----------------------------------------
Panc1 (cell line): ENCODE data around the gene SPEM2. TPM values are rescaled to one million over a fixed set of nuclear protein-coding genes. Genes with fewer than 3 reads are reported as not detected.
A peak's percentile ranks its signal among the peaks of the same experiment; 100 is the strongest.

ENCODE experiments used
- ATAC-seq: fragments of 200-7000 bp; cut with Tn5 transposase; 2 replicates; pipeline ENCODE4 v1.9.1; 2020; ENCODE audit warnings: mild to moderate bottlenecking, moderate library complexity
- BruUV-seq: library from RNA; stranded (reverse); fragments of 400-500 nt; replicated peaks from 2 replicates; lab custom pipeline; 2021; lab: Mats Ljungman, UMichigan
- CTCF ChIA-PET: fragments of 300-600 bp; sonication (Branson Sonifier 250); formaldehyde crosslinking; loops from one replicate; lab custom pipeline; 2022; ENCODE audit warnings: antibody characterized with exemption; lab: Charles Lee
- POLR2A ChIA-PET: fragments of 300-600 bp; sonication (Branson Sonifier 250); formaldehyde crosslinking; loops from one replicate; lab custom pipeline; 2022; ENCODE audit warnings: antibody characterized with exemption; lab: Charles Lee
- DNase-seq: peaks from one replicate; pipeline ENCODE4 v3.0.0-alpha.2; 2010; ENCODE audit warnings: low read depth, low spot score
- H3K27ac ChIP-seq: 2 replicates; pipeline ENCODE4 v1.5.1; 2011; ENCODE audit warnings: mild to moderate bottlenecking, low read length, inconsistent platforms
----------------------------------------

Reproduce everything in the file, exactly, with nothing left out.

Panc1 (cell line): ENCODE data around the gene SPEM2. TPM values are rescaled to one million over a fixed set of nuclear protein-coding genes. Genes with fewer than 3 reads are reported as not detected.
A peak's percentile ranks its signal among the peaks of the same experiment; 100 is the strongest.

ENCODE experiments used
- ATAC-seq: fragments of 200-7000 bp; cut with Tn5 transposase; 2 replicates; pipeline ENCODE4 v1.9.1; 2020; ENCODE audit warnings: mild to moderate bottlenecking, moderate library complexity
- BruUV-seq: library from RNA; stranded (reverse); fragments of 400-500 nt; replicated peaks from 2 replicates; lab custom pipeline; 2021; lab: Mats Ljungman, UMichigan
- CTCF ChIA-PET: fragments of 300-600 bp; sonication (Branson Sonifier 250); formaldehyde crosslinking; loops from one replicate; lab custom pipeline; 2022; ENCODE audit warnings: antibody characterized with exemption; lab: Charles Lee
- POLR2A ChIA-PET: fragments of 300-600 bp; sonication (Branson Sonifier 250); formaldehyde crosslinking; loops from one replicate; lab custom pipeline; 2022; ENCODE audit warnings: antibody characterized with exemption; lab: Charles Lee
- DNase-seq: peaks from one replicate; pipeline ENCODE4 v3.0.0-alpha.2; 2010; ENCODE audit warnings: low read depth, low spot score
- H3K27ac ChIP-seq: 2 replicates; pipeline ENCODE4 v1.5.1; 2011; ENCODE audit warnings: mild to moderate bottlenecking, low read length, inconsistent platforms